Civil society in Bangladesh

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When GAVI’s Civil Society Steering Committee gathered in Bangladesh (11-13 November), they were eager to learn more about the country’s immunisation success story. Local CSO BRAC obliged with a field visit to Torgaom village near Dhaka.

15 November 2011

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Saiful Huq Omi/GAVI/2011

Sabrina Bakeera-Kitaka of the Uganda Pediatric Association can’t wait to share images of vaccination day at Torgaom with Kampala’s civil society. “It’s remarkable to see mothers out there pushing for immunisation. I want to take this model back to Uganda.”

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Saiful Huq Omi/GAVI/2011

Doctor Shahidul Islam, responsible for the Upazila Health Complex in which Torgaom is located, explains the district’s soaring immunisation rates to Simon Wright of Save the Children UK.

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Saiful Huq Omi/GAVI/2011

Marvin Meier, World Vision Germany, puts his medical background to use by vaccinating a local mother with pentavalent vaccine – the five in one multivalent that Bangladesh is rolling out with GAVI funding support.

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Saiful Huq Omi/GAVI/2011

“It’s impressive how well things are organised,” says Alan Hinman, the GAVI Civil Society Board Representative, “We saw a two-month child being brought for immunisation that had already been registered for a previous vaccine. That’s critical for surveillance.”

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Saiful Huq Omi/GAVI/2011

The field visit to Torgaom took place on World Pneumonia Day, designed to raise awareness of the world’s (and Bangladesh’s) biggest killer of under-fives, pneumonia.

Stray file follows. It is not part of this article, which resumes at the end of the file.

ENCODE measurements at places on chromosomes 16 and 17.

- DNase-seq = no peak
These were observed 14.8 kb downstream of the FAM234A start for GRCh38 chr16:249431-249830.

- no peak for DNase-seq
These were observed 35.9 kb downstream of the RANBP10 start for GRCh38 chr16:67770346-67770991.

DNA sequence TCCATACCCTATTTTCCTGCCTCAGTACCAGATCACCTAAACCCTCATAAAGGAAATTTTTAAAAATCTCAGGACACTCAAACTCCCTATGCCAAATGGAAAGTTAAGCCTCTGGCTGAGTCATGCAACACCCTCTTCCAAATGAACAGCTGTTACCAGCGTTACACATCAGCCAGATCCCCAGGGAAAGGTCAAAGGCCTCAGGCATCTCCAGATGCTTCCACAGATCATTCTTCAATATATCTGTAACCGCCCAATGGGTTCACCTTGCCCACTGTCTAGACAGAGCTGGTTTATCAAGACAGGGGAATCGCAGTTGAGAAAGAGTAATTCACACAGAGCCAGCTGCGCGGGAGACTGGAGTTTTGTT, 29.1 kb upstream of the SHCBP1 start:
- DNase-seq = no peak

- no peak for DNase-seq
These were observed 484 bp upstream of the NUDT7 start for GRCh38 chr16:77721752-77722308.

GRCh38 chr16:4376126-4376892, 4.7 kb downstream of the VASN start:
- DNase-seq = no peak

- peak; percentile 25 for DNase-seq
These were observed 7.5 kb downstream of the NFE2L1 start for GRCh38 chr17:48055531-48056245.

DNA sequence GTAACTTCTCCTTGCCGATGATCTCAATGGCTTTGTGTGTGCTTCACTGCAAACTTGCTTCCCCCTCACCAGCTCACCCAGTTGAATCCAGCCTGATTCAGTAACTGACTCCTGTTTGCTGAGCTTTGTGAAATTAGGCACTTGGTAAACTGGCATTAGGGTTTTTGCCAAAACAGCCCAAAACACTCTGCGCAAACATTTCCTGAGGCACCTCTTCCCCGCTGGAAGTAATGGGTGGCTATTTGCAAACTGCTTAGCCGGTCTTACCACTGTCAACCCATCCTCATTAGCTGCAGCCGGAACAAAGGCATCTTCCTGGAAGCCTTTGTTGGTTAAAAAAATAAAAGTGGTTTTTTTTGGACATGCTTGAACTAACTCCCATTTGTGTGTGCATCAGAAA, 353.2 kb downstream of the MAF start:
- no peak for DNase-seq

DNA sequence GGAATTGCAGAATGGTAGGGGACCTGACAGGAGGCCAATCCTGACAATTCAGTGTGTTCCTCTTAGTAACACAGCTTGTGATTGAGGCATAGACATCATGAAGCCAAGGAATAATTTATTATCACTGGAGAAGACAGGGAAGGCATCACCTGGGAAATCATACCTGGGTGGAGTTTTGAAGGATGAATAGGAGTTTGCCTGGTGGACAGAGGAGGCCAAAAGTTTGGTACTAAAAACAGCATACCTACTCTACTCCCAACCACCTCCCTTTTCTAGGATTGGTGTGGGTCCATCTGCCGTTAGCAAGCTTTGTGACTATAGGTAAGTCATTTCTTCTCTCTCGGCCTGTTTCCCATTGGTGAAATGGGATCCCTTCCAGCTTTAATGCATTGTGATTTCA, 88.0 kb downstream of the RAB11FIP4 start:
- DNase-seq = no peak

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Saiful Huq Omi/GAVI/2011

Jim Dobbin (centre, in blue shirt), a UK Member of Parliament on a fact-finding mission to learn more about Bangladesh’s immunisation success story, watches as a BRAC health worker teaches mothers how to recognise symptoms of pneumonia.

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Saiful Huq Omi/GAVI/2011

“We have to learn many things from Bangladesh,” says Naveem Thacker of the Indian Academy of Pediatrics. “They have more than 90 percent coverage, they have introduced new vaccines, they are all set to go for pneumococcal.”

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Saiful Huq Omi/GAVI/2011

“Only civil society can reach this type of place,” says Clarisse Loe Loumou, Vice President of the African CSO Alternative Sante. “We’re 50 km from Dhaka and it is difficult for the government to go so far to deliver services and prevention."

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Saiful Huq Omi/GAVI/2011

Back at the BRAC centre at Rajendrapur, the Steering Committee draw inspiration from their field trip to discuss how civil society can ensure immunisation reaches even the remotest villages in developing countries.

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Saiful Huq Omi/GAVI/2011

“Visiting the field makes you understand the realities and complexities of delivering projects,” says Simon Wright.  “We have an idea that pledges are made and developing countries just jump. Well they don’t. If you’re going to get the vaccines to where they are needed, you need a structure like what we have seen here in Bangladesh.”

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